Oh, if only that were really the case with Linux. I'm ready to switch, but can't since what I need and want just can NOT be found! I've been looking for two years now.
        twaynesdomain-22354355019875063839220739305988
  • Posibilites are: Android for tablets, Chrome OS for netbooks, Chrome OS for

    larger form factors such as desktop and full sized laptop.

    Android on tablets because it will give just as good of an experience, while offering more variety in sizes, functionality, and carriers (for 3G).

    Chrome OS because it will allow for much simpler OS that requires less processing power, less memory, enables Arm for lower power and lower cost, AND, finally, the Google brand.
    DonnieBoy
  • Oh, another posibility, WebOS for smart phones and tablets.

    HP should work with Google to make applications compatible between the two.
    DonnieBoy
  • Don't laugh: Desktop Linux!

    This is very interesting. I think there must be a genuine desire for an alternative. There must be an awareness for the alternative and a couple of early adopters must have shown that it works. This is when the tide turns.

    Most people have a love/hate relationship with microsoft. Many would like to have a competitive alternative that does the job for them. Apple is an expensive life stile product many people cannot or don't want to afford. So there is a general desire. Early adopters exist, like PSA or the city of munich. But there doesn't appear to be a general awareness that a competitive alternative exists.

    Linux has crossed the threshold in servers, embedded devices and smartphones. But for some reason, the desktop OS seems to be the toughest part. Why?

    Desktop distributions are ready for mass adoption. They feature everything a standard user (not a power user) may wish. So it is not a technical problem. Usability is on par with or better than windows. What is missing?

    Public awareness. The naive consumer does not have the technical expertise to know whether a particular software suits his needs. He will choose according to recommendations by friends and anything that is familiar to him. It is like going to the doctor. How do you choose one?

    Public awareness exists in the other linux markets. Someone setting up a server or designing a mobile phone or embedded device can judge an OS by its merits and doesn't need external advice. This is IMHO the main difference.

    Linux has a very bad reputation as a geeky OS. It has earned this reputation in the past. But today, this is no longer the case. Nevertheless, the standard recommendation someone will get is: Don't use linux! It's for geeks only!

    So building up a new image for linux is the main obstacle for linux adoption. Please note that google doesn't market android or chromeOS as linux operating systems. They market them as google products.

    Due to the success of these google products, public awareness of linux as an alternative may change gradually. Changing the general attitude and reversing the bad image of desktop linux is the tough part.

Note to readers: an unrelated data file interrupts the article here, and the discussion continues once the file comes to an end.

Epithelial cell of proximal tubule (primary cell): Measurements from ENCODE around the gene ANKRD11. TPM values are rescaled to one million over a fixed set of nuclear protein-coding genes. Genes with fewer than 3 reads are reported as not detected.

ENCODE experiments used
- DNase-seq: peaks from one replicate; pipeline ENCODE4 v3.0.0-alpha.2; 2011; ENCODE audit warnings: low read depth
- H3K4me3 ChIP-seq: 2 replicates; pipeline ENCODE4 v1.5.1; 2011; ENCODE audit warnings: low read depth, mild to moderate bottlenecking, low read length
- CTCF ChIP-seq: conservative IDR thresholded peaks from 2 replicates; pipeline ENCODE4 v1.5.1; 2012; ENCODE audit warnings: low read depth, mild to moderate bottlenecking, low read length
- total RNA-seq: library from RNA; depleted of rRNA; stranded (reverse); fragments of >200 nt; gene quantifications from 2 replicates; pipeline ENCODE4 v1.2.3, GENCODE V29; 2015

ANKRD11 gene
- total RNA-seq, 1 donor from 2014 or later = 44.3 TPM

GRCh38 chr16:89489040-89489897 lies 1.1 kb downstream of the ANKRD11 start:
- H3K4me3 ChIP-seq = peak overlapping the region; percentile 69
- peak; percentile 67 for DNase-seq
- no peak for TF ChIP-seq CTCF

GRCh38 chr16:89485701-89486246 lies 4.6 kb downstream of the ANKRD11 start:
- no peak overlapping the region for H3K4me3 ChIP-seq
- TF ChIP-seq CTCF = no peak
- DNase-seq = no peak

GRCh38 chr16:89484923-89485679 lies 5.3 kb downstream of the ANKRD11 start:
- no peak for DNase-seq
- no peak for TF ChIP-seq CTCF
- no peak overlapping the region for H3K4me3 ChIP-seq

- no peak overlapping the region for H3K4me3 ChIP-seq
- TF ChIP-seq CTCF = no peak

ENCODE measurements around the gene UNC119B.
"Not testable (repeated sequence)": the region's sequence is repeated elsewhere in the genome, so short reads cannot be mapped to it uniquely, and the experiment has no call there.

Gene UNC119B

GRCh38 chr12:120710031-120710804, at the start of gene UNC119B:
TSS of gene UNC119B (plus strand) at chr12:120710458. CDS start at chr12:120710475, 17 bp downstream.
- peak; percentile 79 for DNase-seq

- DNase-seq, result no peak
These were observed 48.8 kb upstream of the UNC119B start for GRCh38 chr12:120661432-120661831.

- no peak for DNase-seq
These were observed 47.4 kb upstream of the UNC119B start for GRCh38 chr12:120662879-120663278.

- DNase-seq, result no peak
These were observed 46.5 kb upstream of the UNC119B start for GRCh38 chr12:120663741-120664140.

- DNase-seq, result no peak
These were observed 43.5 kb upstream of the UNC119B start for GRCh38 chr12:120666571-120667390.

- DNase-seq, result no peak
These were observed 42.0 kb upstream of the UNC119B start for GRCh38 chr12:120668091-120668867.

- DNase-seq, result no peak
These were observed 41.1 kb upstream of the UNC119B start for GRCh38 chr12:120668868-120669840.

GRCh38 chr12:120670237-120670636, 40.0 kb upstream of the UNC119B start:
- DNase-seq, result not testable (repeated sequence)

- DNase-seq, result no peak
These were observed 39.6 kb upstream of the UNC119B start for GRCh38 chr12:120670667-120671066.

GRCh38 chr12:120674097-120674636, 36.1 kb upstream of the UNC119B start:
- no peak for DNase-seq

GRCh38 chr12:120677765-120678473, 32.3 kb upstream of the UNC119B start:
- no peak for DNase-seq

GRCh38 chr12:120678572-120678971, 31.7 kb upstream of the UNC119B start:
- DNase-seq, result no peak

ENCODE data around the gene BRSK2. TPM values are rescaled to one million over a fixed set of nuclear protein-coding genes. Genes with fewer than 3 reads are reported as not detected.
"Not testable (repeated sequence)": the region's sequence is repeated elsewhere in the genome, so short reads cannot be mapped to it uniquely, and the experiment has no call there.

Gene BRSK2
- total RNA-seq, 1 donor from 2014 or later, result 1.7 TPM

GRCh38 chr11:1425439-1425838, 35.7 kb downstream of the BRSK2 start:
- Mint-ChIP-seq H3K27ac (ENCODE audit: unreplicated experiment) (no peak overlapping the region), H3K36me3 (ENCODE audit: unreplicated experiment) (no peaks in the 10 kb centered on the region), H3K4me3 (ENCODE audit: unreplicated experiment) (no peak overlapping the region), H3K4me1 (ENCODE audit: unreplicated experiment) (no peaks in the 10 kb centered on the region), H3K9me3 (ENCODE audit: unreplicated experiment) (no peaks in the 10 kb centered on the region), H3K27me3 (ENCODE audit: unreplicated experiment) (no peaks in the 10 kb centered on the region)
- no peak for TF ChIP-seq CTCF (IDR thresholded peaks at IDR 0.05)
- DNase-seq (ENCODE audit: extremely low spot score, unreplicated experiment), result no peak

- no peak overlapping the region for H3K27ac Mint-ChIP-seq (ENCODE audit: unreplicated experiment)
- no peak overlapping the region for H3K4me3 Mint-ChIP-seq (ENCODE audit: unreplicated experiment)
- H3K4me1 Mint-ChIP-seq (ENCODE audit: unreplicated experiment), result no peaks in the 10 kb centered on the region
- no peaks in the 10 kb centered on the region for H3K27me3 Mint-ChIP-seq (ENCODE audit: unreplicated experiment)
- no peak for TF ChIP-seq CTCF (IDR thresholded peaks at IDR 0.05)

It is happening now and it may well succeed. Once the tipping point is reached, the market can change extremely fast. Android is a prime example. Microsoft is going to spread FUD and accelerate product developement... These are interesting times;-)
    kikl
    • Well, also the problem of applications that desktop users have come to

      depend on, and also the resistance to learn new things, even if they know about it.
      DonnieBoy
  • Linux Mint could make it if it were advertised more

    and possibly slightly tweaked a bit more. Its almost as easy to use as windows and had the advantage of not being windows, oh yea and its free which automatically gains it points. that's what I use on my laptop, although I also use Ubuntu, another great linux distro. Just you wait, in a few years, more than geeks will be running linux. all we need now is the gaming industry to jump on board.
    KBot
  • RE: Why some open source crosses the chasm and some falls in

    The reason that Linux fails on the desktop is that there is no single point of install of even the most simple standard application. Come on! A distro without basic movie playing capability built in, pitched at the new user? Bleech! This is why Adroid will succeed along the path where MAC OS/X/BSD led the way.
    tburzio
  • RE: Why some open source crosses the chasm and some falls in

    Linux has been taken over by politics, and the creation of FUD regarding anyone who does not toe the Linux mantra.

    As for Microsoft generating FUD about Linux, perhaps you need to take a bit of a eyes open look at the real world.

    If you do you will see that FOSS/Linux is far smaller than MS, yet they are able to generate vast quantities of anti-Microsoft FUD. Even directly from 'official' bodies such as the FSF. And Stallman.

    We were all a bit shocked to hear GWB say to the world "If you are not with us, you are against us!"

    Is that the attitude with FOSS/Linux, if you use Linux you must automatically hate Microsoft. Is the world not big enough for more than 2 or 3 players in the field ?

    What's wrong with MS anyway, they appear to not engage in the bitter, gutter fighting that FOSS constantly do. Instead they seem to work on providing product that people like, and are willing to pay for.

    And what the heck is so bad about that, what is evil about it ?

    Why is it that if I drive a Honda car, Im supposed to consider Ford the Evil anti-christ?

    Ever watched the Doco "Code Rush" it's about netscape in the early days, with Jamie Zawanski. His classic statement was "open would is all about people who want to 'you know' write code".

    Now days its about people using open source, "free" as a political tool. It's no longer about people 'who just like to write code'. It's about what you can gain by waving the FOSS stick, and begging Microsoft.

    (if you're not with us, you are against us).

    Mabey we would prefer to be with you, AND with anyone else we want to be as well. We dont want or need the likes of FSF, or Stallman dictating policy to us, playing politics, seeking power, and not focusing on 'just writing good code'.

    Foss / Linux lost it's focus years ago, and now is largely considered just a tool for groups to promote their own ego's.
    Aussie_Troll
  • RE: Why some open source crosses the chasm and some falls in

    Nonsense. The reason are two, and are very simple
    1. Linux users aren't interested in whether you can use it or not. We can, it works for us and that is all we care about.
    2. Retailer, business, education and manufacturer antitrust behaviour monopolistic lockin with illegal backhanders and bully boy marketing strategies.
    JuliaX111
  • RE: Why some open source crosses the chasm and some falls in